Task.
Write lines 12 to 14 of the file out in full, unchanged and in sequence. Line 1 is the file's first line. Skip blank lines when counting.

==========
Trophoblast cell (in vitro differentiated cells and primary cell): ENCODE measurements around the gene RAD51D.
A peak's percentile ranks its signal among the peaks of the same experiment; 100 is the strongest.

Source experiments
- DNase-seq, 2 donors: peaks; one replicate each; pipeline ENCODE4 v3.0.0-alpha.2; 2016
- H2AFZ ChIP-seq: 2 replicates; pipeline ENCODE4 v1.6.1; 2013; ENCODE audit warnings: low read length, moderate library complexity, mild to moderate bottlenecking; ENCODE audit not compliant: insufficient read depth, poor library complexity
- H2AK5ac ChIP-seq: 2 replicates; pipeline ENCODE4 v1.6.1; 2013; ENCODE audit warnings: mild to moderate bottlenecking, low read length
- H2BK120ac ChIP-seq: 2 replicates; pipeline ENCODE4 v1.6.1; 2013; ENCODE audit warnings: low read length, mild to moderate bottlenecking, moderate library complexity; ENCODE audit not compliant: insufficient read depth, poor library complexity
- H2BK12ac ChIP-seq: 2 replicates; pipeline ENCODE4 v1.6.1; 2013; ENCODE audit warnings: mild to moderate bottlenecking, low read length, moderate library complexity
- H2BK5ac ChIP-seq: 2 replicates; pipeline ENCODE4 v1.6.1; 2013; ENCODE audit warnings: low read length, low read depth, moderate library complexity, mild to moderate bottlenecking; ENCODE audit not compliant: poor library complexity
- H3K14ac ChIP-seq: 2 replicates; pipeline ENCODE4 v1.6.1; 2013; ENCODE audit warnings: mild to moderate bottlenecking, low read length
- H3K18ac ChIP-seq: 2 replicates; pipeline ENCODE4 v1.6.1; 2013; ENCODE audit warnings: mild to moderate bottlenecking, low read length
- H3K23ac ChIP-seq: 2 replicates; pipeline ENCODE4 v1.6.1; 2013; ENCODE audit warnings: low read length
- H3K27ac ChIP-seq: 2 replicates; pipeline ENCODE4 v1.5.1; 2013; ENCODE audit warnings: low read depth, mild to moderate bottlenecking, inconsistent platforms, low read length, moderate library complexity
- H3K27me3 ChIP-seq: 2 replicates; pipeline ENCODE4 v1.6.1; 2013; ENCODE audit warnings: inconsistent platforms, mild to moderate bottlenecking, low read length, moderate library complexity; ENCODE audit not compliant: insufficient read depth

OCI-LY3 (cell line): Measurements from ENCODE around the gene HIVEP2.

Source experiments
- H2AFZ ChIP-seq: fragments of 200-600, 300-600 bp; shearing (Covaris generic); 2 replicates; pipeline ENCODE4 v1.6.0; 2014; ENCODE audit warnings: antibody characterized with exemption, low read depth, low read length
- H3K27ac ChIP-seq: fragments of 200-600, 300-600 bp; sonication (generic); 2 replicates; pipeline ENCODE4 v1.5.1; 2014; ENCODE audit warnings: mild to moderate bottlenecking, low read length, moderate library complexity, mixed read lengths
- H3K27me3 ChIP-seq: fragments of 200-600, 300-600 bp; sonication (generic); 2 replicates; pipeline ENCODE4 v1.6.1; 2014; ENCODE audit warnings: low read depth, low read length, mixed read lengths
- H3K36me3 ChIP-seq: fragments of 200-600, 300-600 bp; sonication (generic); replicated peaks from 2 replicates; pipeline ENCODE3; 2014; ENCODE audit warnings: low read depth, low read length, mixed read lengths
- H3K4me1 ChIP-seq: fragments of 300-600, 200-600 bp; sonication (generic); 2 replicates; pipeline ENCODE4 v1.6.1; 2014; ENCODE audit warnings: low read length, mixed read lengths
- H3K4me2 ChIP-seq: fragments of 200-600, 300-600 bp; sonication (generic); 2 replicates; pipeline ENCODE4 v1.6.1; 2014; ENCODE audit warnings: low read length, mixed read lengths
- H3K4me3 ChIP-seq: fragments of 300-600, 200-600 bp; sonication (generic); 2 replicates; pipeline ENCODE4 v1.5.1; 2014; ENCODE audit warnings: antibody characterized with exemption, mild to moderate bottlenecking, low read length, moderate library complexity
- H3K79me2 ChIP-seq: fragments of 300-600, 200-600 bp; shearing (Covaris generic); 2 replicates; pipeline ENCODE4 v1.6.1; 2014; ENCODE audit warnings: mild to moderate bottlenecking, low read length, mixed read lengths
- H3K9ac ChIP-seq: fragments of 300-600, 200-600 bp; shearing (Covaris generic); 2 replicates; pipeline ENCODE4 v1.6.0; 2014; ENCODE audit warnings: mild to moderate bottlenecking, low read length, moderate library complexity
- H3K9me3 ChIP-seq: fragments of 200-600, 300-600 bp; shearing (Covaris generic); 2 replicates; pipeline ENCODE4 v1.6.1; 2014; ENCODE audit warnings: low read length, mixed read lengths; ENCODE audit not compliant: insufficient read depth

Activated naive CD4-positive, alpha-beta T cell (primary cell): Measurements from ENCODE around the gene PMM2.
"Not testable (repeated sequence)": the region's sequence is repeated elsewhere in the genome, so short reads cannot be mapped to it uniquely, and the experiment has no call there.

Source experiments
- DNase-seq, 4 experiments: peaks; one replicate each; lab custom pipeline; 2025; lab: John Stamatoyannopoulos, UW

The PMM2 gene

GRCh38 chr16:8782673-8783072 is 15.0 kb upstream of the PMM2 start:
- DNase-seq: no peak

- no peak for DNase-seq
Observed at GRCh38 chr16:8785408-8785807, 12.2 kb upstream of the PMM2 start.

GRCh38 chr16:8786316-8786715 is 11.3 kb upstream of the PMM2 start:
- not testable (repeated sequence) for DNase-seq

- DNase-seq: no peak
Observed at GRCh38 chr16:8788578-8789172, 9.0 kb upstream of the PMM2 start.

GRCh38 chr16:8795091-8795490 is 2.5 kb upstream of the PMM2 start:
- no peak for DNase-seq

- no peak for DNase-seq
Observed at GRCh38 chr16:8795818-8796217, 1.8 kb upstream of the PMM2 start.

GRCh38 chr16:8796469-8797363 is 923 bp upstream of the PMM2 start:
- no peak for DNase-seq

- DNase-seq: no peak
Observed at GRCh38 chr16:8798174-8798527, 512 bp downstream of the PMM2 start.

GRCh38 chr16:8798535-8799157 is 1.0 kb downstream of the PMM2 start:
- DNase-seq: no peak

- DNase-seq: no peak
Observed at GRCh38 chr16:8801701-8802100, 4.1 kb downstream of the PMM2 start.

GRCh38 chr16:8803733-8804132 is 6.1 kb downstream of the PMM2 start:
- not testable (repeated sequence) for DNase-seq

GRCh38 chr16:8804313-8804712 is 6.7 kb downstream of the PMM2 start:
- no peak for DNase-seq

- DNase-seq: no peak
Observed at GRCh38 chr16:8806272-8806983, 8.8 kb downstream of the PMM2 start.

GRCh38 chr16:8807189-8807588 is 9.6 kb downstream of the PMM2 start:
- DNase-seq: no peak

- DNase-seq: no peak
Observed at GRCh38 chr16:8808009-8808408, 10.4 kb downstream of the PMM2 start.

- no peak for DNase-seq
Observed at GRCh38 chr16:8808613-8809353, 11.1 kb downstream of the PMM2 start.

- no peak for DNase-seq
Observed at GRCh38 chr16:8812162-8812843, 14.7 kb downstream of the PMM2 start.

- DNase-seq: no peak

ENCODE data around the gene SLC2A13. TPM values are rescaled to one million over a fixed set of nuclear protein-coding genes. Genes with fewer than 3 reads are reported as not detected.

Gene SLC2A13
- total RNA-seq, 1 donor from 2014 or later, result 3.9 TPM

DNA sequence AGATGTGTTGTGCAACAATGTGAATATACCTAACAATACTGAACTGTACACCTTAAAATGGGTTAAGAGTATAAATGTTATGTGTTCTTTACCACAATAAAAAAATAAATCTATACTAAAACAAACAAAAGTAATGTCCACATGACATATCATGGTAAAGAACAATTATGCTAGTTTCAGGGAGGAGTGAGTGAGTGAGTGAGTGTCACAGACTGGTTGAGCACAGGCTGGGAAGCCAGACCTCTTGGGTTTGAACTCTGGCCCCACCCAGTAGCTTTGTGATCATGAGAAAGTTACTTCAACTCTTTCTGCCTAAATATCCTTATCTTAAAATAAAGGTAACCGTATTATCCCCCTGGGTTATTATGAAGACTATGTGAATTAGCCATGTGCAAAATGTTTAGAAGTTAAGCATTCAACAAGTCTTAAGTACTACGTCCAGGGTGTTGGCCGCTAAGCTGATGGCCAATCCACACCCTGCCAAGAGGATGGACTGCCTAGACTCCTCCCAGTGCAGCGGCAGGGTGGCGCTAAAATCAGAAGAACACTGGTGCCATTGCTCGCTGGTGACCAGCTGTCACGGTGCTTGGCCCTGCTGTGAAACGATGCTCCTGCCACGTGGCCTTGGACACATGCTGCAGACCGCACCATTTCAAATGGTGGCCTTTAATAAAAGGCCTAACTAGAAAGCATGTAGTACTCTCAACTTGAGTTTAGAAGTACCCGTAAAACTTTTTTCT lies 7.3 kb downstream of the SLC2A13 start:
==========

- H3K23ac ChIP-seq: 2 replicates; pipeline ENCODE4 v1.6.1; 2013; ENCODE audit warnings: low read length
- H3K27ac ChIP-seq: 2 replicates; pipeline ENCODE4 v1.5.1; 2013; ENCODE audit warnings: low read depth, mild to moderate bottlenecking, inconsistent platforms, low read length, moderate library complexity
- H3K27me3 ChIP-seq: 2 replicates; pipeline ENCODE4 v1.6.1; 2013; ENCODE audit warnings: inconsistent platforms, mild to moderate bottlenecking, low read length, moderate library complexity; ENCODE audit not compliant: insufficient read depth